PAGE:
Furniture, flooring and window dressings are important parts of interior decorating. However, there is one element that is even more important. Lights can be very small or even hidden within the rest of a room, but they remain absolutely essential to getting the look you want. I've spent my career helping people decorate their homes, and I can tell you that lighting is the most important decision you will make for any room. From track lighting on the ceiling to floor lights along the baseboard, this blog will help you choose exactly the right type of lighting to fit your personal style.
When you play in a music group, renting studio time puts you once step closer toward realizing your dream of releasing an album. Your chief priority during this time should be to make the most of your time in the studio, and you can accomplish this goal by setting a series of important rules — and sticking to them. You don't want your studio time to breeze past before you've accomplished what you set out to do, and the following goals will help you to complete your recording on time.
It might sound simple, but failing to be on time for a recording session can severely hinder your group's progress. Make sure that each member of your group clearly understands when your studio time begins — you may even wish to advise each person to set smartphone alerts as reminders. When someone isn't on time, he or she isn't just inconveniencing the other members of your group. Your rented studio time often includes a music engineer, who will be sitting waiting until the person arrives.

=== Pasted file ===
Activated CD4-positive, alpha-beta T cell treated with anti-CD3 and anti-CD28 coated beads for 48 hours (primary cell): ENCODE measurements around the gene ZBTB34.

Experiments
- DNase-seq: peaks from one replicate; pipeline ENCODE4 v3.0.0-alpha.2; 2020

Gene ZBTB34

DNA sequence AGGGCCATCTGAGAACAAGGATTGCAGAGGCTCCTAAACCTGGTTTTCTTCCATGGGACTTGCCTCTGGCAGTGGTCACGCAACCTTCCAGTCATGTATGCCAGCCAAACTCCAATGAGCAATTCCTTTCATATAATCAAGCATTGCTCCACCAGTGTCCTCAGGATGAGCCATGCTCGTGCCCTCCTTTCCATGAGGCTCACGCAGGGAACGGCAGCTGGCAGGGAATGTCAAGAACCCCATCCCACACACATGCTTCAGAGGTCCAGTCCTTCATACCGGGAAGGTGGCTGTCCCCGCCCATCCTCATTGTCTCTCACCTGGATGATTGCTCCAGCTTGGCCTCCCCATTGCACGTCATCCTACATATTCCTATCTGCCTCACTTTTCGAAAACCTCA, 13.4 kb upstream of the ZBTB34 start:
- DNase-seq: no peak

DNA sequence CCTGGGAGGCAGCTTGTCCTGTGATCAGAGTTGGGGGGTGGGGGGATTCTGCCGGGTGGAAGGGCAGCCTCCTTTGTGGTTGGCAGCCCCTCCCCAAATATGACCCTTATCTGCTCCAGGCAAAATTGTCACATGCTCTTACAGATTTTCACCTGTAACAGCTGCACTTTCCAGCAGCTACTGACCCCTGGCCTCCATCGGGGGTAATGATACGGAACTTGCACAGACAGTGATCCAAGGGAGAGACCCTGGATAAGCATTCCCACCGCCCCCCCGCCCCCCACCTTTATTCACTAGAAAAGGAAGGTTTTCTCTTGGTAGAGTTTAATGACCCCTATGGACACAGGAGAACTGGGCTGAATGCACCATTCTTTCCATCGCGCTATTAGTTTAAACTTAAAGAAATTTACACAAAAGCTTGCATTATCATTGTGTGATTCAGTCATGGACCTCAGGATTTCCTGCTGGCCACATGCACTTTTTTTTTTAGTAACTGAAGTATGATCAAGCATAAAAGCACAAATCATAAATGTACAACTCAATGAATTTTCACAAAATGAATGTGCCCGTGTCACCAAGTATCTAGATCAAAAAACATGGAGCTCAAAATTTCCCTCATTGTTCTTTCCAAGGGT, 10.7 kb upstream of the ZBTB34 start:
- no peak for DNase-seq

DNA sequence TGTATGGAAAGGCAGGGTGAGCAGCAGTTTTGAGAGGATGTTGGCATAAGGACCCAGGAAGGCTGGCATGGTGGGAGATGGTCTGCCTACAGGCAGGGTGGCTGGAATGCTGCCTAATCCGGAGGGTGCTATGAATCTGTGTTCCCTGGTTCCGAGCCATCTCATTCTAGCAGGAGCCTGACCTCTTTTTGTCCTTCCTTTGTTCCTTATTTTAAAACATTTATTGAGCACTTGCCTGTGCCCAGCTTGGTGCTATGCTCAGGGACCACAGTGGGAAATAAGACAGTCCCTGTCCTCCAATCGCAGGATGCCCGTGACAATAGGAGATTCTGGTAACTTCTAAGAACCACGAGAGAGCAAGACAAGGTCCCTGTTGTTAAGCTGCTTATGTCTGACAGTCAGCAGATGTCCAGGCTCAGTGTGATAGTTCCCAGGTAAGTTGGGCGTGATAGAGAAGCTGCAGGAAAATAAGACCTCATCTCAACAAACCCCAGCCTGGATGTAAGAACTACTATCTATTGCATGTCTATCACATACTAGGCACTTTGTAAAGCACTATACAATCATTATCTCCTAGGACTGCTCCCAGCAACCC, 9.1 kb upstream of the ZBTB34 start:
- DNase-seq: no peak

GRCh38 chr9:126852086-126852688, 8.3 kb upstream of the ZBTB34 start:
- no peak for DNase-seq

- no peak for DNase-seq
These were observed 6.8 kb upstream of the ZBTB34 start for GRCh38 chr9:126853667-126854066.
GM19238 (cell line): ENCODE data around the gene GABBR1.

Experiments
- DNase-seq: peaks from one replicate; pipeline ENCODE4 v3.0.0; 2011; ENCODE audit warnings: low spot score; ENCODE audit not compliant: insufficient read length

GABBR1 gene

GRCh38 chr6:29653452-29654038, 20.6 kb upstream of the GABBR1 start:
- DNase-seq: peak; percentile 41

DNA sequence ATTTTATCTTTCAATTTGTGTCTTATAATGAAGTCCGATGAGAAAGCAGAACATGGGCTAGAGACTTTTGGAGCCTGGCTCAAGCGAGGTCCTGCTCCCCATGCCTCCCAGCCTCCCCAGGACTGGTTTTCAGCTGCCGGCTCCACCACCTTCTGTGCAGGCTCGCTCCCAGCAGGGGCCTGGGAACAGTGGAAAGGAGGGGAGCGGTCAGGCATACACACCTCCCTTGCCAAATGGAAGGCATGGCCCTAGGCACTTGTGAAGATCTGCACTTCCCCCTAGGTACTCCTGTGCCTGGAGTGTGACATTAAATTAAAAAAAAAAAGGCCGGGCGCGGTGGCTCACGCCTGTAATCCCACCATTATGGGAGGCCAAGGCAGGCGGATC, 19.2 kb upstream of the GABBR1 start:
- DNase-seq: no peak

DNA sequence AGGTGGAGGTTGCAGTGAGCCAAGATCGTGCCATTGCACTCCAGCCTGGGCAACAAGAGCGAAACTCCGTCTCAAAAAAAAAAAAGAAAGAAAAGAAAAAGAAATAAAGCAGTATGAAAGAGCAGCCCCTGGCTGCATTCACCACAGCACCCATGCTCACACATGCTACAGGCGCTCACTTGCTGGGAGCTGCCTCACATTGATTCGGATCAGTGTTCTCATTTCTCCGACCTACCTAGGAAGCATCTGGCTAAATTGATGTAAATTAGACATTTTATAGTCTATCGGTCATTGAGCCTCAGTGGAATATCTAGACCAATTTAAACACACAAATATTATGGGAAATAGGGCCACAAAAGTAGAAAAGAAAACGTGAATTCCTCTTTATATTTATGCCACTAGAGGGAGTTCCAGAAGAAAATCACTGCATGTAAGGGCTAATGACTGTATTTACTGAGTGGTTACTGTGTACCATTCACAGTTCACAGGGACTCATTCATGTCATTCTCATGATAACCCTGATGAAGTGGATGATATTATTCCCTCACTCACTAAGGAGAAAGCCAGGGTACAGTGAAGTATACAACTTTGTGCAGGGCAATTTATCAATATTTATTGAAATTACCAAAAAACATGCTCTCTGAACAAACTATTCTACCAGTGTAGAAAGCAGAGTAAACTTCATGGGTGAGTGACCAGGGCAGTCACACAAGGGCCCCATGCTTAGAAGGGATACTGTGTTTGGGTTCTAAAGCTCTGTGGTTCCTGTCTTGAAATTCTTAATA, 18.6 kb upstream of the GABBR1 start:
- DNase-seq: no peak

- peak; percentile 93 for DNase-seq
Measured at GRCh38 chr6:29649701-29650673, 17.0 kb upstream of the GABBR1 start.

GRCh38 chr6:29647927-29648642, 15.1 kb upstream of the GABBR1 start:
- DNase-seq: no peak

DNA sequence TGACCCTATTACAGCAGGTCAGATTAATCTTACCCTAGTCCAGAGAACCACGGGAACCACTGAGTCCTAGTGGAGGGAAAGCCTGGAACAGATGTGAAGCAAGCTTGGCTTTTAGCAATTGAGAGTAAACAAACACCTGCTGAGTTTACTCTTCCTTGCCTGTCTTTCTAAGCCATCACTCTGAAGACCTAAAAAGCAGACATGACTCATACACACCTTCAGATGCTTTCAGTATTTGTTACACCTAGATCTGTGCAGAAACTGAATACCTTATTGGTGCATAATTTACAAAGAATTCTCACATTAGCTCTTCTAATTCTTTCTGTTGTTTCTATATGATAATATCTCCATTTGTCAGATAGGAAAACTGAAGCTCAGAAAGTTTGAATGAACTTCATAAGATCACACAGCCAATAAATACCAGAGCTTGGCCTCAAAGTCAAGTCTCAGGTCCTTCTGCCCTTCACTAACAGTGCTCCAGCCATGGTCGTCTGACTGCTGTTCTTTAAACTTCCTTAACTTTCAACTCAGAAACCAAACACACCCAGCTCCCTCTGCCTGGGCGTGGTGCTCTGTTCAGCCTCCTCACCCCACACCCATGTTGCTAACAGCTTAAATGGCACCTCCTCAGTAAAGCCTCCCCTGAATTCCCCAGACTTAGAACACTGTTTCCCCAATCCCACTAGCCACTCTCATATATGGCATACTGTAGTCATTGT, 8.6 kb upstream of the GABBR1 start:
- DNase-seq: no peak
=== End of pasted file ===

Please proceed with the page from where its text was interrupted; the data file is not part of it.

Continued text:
No Unauthorized People
Because heading to the studio is a big accomplishment for your group, it's common sense that the members will want to tell their friends and family. Doing so is fine, but you should endeavor to set and honor a rule of not allowing anyone into the studio who doesn't need to be there. If a few friends and family members show up, the studio can quickly turn into a hangout spot instead of a place of work — and one that you're paying for by the hour. It's fine for people to meet up with you after your allotted studio time to celebrate with dinner and drinks, for example, but everyone needs to stay away when you're working.
Don't Use The Studio For Practice
Big-time musicians can afford to leave their gear in the studio for weeks and months at a time so that they can practice between recording sessions. You don't have this luxury, so make sure that you have a different practice location. If you allow your studio time to be devoted to practicing, you'll quickly find that the time goes past rapidly — and leaves you short on recording time. Whether you rent a rehearsal space or just use the basement or garage of one of the group members, it's a good idea to practice in that location in advance of your studio time, and then head to the studio only when you're ready to record.
Contact a business like The Crossing Studios for more help.Share